I created a decor pack that is available in my Teachers Pay Teachers store that includes a variety of bulletin board options for implementing a Global Classroom theme.
These theme materials have a burlap background with globe accents.
The set includes a a variety of bulletin board options, as well as suggested lessons and links for setting up a respectful, informed global classroom.

This pack also includes posters and suggested lessons for digital citizenship, like the one below.
Teacher Tips for using the pack are included, too!

A variety of bulletin board letter styles are included.

I found some additional pieces that fit nicely with the theme.
I found this globe at Hobby Lobby.


These squishy globes are from Amazon, and students will receive these as gifts for Christmas.


I absolutely love this book, as it is written in kid-friendly terms.  It is a must-have for any classroom!

As part of our Global Classroom theme we have done a Skype with a Scientist, connected with a classroom in Canada as part of the Global Read Aloud, and invited in a local business owner.
We also connect with parents everyday through Seesaw Learning Journal.

Do you have other suggestions on how to promote and lead a Global Classroom?
I'd love to hear your feedback through a message below!

Tuesday, July 18, 2017

Monday Motivation - Morning Routine

This week's topic for Monday Motivation hosted by Jen at Teacher at the Beach is morning routines.

Our first bell rings at 8:21, and my third graders come in from their outside line-up spot at about 8:25. I do greet them at my classroom door - I believe having a happy face meeting them in the morning can set the tone for the day.

Once they are in the room, they mark their lunch choice for the day, note any reminders I have posted on the Smart Board and.........................read.

That's it.
  I don't plan any morning work. The students just pull out a favorite book and read for about 20 minutes. They don't have to log the time, they don't have to use a post-it for a reflection, they don't have to record a response in a journal, 
they - just - read.

Students can also work on a writing project if they'd like to do that, too.

I love it, and I think they do too.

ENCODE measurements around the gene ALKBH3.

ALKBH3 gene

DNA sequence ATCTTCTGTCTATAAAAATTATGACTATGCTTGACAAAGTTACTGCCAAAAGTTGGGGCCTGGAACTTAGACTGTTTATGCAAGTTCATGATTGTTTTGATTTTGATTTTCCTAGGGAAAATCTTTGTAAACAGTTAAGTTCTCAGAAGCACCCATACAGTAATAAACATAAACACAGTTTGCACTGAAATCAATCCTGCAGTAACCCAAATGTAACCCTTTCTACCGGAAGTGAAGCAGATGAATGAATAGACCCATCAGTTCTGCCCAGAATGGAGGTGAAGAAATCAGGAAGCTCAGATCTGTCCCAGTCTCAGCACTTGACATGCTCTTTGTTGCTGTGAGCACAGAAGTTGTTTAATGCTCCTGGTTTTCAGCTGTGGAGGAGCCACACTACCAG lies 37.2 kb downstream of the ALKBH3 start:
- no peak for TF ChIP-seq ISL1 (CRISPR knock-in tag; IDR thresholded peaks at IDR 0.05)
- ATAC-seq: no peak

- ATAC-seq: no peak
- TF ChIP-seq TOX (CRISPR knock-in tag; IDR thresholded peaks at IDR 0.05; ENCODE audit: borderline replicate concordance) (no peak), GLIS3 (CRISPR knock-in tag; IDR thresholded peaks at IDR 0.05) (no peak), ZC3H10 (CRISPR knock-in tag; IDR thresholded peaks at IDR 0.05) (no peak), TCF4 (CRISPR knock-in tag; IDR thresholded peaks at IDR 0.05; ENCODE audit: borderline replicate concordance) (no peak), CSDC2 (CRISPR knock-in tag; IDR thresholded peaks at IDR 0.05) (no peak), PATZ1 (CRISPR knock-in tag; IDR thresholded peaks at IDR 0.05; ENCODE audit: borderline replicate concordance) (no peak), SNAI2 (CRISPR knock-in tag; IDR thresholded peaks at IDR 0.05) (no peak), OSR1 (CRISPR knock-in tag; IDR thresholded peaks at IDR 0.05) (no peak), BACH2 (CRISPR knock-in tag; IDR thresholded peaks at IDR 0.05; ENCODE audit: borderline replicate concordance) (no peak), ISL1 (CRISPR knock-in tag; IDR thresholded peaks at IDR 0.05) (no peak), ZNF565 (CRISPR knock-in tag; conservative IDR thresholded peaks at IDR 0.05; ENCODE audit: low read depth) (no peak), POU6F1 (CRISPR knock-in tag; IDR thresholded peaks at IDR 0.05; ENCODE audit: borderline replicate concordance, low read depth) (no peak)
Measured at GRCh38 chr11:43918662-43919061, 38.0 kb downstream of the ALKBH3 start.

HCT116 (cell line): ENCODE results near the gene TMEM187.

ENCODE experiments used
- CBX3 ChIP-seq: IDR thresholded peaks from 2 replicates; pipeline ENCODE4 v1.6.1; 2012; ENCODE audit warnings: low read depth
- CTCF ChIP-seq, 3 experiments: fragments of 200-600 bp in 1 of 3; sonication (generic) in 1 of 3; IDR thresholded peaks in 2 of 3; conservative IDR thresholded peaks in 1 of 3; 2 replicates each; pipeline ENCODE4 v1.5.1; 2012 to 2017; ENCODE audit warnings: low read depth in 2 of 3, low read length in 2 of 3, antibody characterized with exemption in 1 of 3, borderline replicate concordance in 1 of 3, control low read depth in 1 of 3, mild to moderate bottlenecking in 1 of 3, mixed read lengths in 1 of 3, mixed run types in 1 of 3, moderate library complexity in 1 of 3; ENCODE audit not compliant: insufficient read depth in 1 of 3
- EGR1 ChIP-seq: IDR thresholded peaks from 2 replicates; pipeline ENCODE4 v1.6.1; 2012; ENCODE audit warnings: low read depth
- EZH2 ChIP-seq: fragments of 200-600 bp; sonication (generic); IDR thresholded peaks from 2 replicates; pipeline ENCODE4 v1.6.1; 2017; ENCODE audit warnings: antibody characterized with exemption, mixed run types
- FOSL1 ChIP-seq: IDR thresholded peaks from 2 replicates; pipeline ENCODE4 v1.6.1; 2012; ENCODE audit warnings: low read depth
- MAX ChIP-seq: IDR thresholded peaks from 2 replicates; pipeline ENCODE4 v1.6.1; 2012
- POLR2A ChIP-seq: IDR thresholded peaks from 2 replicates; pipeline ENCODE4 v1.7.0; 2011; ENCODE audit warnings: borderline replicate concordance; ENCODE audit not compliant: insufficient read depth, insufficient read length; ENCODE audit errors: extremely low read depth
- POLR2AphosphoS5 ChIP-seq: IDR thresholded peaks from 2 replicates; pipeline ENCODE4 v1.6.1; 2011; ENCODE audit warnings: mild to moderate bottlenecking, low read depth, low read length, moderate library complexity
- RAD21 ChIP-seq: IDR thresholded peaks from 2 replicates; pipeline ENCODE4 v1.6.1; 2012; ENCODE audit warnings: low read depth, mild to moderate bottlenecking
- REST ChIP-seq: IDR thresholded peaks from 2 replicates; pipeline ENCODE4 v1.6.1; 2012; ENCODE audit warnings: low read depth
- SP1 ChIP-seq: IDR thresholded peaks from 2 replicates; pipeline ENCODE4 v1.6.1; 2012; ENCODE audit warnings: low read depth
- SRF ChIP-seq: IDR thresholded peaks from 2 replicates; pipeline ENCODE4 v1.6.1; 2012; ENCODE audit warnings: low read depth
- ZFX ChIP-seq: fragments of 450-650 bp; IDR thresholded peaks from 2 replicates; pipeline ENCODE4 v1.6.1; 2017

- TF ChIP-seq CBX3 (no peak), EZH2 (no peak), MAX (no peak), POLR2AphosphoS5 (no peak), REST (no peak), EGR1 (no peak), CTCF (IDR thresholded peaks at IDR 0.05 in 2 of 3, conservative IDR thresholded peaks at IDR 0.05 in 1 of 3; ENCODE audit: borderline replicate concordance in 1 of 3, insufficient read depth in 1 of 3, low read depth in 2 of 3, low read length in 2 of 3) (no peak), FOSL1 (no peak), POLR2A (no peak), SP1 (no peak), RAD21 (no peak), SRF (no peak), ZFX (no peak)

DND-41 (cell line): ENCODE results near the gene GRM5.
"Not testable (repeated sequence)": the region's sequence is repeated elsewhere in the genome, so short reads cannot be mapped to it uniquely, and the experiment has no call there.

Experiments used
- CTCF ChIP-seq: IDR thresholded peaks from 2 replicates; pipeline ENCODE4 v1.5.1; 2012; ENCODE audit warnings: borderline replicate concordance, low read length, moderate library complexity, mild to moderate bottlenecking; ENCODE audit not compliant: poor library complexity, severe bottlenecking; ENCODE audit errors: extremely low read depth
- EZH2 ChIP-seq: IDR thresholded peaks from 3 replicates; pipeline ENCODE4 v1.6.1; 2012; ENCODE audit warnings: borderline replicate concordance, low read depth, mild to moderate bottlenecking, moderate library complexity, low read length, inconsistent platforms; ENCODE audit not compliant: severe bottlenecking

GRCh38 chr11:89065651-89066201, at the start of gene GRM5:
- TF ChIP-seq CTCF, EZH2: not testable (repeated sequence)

During this time I am taking attendance, checking assignment notebooks, and if needed, pulling students aside to review something from the previous day. 

In the photo below you can see the assignment notebooks that we use.
Students bring a 3-ring binder at the beginning of the year, and we put their school-issued assignment notebook inside.  Parents initial it each night (well, most of them do), and I check and initial each morning.
Also, I create a weekly update of events and learning for students to slide into the clear pocket on the cover of their 3-ring binders.
Usually one day of the week I ask students to review multiplication and division facts with flashcards or sheets.  
We switch classes for science and social studies at 8:45, so these options work well for the short time we have before switching.

Also, students do get more reading time during our workshop session later in the day.

What do you think about students having read-to-self time to start their day?



Tuesday, July 11, 2017

Motivation Monday - Classroom Schedule for Third Grade

This week I'm joining Jen at Teacher by the Beach to share my daily schedule.

This is my schedule from last school year as it was listed on my classroom website.
The website was very easy to create on Google Sites.  You can check it our here.
Here is a zoomed in view of just the schedule!
The specials are highlighted.  We do not have any recess duties.
I had to teach my own computer lab classes, but the rest were led by specialists.
On Thursdays during specials my teaching partners and I had PLC planning time.

I loved having science and social studies the first hour of the day. 
We switch students during that time to help out the grade 2/3 split teacher.  She does not teach any of the SS/Sci to her students but does math during the time those grade levels come to us for SS/Sci. 
So, because I took on her students, I had 30 during the first hour of the day.

Students switch back for math, and I had my homeroom of 24 for the rest of the day.
Here is a picture of my math wall from two years ago.
 We use Math Expressions, and start with multiplication.  I cover the facts until we get to them.
See that chart in the lower center? That is a daily warm-up activity we do to start our math lessons.

There is a new chart for each month, and it serves as a review, or front-load of math content. Here's a sample:
I laminate the charts, and then each day I write a number on the chart in the top space with a Vis-a-vis marker. Students complete the rest of the info about that number in their math notebooks as we discuss the  answers.You can find these charts on sale in my TpT store here!
Also, we use the Seesaw Learning app, so I can save the math charts to the app for students to write on, and save to their feed. 
This is a sample one student saved to her feed last year.
The entire afternoon is for ELA (English/Language Arts) instruction.
We ended the day with small group intervention time.
Students did review activities in small groups while I worked on guided reading/strategy groups.

More on my strategy groups in another post!
How does your schedule work? What do you like best? 
I would love to hear about other options!